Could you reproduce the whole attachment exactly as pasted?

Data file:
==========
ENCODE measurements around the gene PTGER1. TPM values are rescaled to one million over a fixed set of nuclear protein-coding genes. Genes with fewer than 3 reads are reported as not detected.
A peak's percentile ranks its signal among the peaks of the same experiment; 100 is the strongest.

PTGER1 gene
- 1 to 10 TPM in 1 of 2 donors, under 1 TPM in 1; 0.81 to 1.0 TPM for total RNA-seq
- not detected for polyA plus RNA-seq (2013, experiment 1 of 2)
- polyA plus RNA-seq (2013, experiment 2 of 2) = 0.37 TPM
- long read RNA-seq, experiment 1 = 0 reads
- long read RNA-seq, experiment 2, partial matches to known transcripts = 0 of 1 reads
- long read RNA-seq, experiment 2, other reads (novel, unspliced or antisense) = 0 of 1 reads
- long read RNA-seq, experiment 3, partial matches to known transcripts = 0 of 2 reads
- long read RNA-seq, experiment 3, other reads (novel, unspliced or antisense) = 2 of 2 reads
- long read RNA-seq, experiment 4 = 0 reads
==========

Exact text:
ENCODE measurements around the gene PTGER1. TPM values are rescaled to one million over a fixed set of nuclear protein-coding genes. Genes with fewer than 3 reads are reported as not detected.
A peak's percentile ranks its signal among the peaks of the same experiment; 100 is the strongest.

PTGER1 gene
- 1 to 10 TPM in 1 of 2 donors, under 1 TPM in 1; 0.81 to 1.0 TPM for total RNA-seq
- not detected for polyA plus RNA-seq (2013, experiment 1 of 2)
- polyA plus RNA-seq (2013, experiment 2 of 2) = 0.37 TPM
- long read RNA-seq, experiment 1 = 0 reads
- long read RNA-seq, experiment 2, partial matches to known transcripts = 0 of 1 reads
- long read RNA-seq, experiment 2, other reads (novel, unspliced or antisense) = 0 of 1 reads
- long read RNA-seq, experiment 3, partial matches to known transcripts = 0 of 2 reads
- long read RNA-seq, experiment 3, other reads (novel, unspliced or antisense) = 2 of 2 reads
- long read RNA-seq, experiment 4 = 0 reads